Indian Navy has also equipped many of its ships with defensive weapons (Barak missile system), to deny the Pakistan Navy the advantage of firing anti ship missile from a safe distance.

If the Indian Navy concentrates on defending our shorelines from the PN submarines, we will never be successful in doing so and the first sign of the submarine we will have will be when it has launched its missiles & torpedoes, its a bit like lots of policemen trying to avoid a suicide bomb attack, you will have very limited chance of stopping the attack at the attack site as you are playing to the rules of the terrorist, however if you have a good intelligence net you can(may be) find the terrorist before they even reach the target, the only certain way to stop such an attack is if you can take the war to terrorists home territory, you will make him fight there instead of him crossing over and going to attack a target here. That should be the ultimate goal of the Indian Navies submarine force, large enough, capable of very fast rate of deployment and a high rate of availability.
 
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RPK

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Indian Navy to add two new fleet tankers this year news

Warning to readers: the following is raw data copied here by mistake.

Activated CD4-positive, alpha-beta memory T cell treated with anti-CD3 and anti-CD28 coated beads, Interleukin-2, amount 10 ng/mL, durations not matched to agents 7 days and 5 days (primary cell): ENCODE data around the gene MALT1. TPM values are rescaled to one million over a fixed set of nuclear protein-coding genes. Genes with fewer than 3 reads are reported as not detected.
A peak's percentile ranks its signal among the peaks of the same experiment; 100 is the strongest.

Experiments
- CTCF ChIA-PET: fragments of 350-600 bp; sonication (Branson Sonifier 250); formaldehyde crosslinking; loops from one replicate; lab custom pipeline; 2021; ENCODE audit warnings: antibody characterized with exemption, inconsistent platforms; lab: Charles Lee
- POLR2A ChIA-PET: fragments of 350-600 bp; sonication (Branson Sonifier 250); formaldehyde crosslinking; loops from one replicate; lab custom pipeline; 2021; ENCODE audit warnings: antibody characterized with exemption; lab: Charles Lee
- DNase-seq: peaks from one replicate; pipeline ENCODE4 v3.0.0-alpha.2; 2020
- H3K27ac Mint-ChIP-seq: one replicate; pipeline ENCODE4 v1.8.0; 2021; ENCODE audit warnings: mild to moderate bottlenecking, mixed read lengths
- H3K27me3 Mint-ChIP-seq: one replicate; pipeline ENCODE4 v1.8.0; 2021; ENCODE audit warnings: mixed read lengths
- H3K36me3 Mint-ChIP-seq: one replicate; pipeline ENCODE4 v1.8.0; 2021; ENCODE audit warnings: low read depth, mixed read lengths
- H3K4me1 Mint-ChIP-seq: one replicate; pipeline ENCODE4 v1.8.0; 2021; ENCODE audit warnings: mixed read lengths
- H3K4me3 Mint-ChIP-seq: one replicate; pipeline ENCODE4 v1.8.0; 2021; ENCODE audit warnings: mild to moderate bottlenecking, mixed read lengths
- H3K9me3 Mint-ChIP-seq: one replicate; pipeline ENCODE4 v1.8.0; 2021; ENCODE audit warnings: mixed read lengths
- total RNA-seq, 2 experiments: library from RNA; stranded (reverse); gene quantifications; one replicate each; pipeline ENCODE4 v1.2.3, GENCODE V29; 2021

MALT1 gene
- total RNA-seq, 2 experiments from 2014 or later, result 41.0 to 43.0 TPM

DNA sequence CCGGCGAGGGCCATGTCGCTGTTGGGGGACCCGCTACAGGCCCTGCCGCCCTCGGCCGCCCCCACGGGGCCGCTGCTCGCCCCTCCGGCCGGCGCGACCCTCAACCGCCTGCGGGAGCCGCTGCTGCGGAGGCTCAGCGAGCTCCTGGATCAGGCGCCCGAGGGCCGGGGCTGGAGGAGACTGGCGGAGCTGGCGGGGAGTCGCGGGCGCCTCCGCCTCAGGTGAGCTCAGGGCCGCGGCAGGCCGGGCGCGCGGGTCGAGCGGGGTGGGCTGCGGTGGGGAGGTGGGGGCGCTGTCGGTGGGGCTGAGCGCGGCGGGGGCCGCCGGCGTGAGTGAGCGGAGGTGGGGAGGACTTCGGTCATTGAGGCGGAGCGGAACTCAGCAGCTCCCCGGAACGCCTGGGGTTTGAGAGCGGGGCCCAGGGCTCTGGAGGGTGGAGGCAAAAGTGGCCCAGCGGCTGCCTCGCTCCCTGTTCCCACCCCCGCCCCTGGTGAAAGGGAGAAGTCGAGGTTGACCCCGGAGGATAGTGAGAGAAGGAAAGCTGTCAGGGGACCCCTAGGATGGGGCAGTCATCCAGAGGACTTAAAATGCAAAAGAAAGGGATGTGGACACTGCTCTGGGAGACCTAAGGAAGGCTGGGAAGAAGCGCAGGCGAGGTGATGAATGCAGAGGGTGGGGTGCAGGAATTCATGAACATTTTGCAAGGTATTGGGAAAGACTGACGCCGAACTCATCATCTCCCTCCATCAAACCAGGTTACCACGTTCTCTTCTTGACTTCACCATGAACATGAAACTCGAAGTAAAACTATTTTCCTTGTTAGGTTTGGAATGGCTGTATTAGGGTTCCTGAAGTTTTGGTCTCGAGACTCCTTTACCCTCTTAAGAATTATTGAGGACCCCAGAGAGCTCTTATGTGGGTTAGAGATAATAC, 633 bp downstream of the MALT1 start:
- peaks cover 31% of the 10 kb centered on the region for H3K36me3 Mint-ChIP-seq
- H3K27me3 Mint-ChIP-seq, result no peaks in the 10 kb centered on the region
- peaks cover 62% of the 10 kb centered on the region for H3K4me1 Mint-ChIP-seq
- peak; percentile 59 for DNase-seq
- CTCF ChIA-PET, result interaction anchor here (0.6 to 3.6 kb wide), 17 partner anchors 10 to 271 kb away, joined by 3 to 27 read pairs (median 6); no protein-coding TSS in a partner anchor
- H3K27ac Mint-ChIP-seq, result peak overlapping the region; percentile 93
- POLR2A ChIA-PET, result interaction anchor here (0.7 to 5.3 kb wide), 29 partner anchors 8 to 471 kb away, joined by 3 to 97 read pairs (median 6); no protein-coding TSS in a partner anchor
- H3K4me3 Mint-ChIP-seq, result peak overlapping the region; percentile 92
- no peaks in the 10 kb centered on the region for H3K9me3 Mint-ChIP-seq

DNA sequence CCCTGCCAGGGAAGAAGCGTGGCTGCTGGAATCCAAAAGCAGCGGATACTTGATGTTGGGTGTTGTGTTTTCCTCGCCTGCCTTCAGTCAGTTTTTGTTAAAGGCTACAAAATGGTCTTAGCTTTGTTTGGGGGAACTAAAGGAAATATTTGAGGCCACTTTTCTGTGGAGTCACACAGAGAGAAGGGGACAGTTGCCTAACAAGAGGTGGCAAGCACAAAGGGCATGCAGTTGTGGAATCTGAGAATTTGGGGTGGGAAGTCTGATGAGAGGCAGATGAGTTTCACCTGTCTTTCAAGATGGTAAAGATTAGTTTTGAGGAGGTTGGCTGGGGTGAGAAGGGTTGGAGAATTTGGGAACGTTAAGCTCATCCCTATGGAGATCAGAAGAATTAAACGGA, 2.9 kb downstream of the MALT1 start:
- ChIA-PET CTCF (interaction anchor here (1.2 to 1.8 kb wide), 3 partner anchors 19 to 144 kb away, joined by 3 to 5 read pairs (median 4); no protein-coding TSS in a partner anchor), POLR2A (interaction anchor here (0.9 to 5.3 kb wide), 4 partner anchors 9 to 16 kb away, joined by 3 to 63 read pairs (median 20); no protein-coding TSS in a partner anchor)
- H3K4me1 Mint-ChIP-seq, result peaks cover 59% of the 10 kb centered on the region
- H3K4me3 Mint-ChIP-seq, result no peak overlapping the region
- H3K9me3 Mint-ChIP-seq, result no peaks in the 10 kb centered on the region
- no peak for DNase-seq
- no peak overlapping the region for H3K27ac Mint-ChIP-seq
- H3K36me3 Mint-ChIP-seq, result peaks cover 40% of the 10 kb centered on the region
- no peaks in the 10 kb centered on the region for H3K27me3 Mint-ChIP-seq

http://www.domain-b.com/defence/sea/indian_navy/20110112_two_new_fleet.html
12 January 2011

New Delhi: The Indian Navy is all set to add a brand new tanker to its fleet this month. With a sister ship due to join in June-July the additions will add a distinct punch to its capabilities as a blue-water navy.

The first tanker, christened INS Deepak, will be commissioned at Mumbai on 21 January, with the second tanker, INS Shakti, slated to arrive by June-July. With a full-load displacement of 27,500 tonnes, the 175-metre long INS Deepak will be able to carry 17,900 tonnes of cargo, including 15,250 tonnes of fuel.

The ship will boast of a flight deck and have a double hull with a capacity to refuel four ships at a time.

The tankers are equipped with four AK-630 guns and have an endurance of 10,000 nautical miles at a speed of 16 knots.

The two ships were contracted for in April 2008 from M/s Fincantieri Cantieri Navali Italiani SpA of Italy for 159.32 million Euros.

The two ships will join the two older fleet tankers, INS Jyoti and INS Aditya, currently being operated by Navy.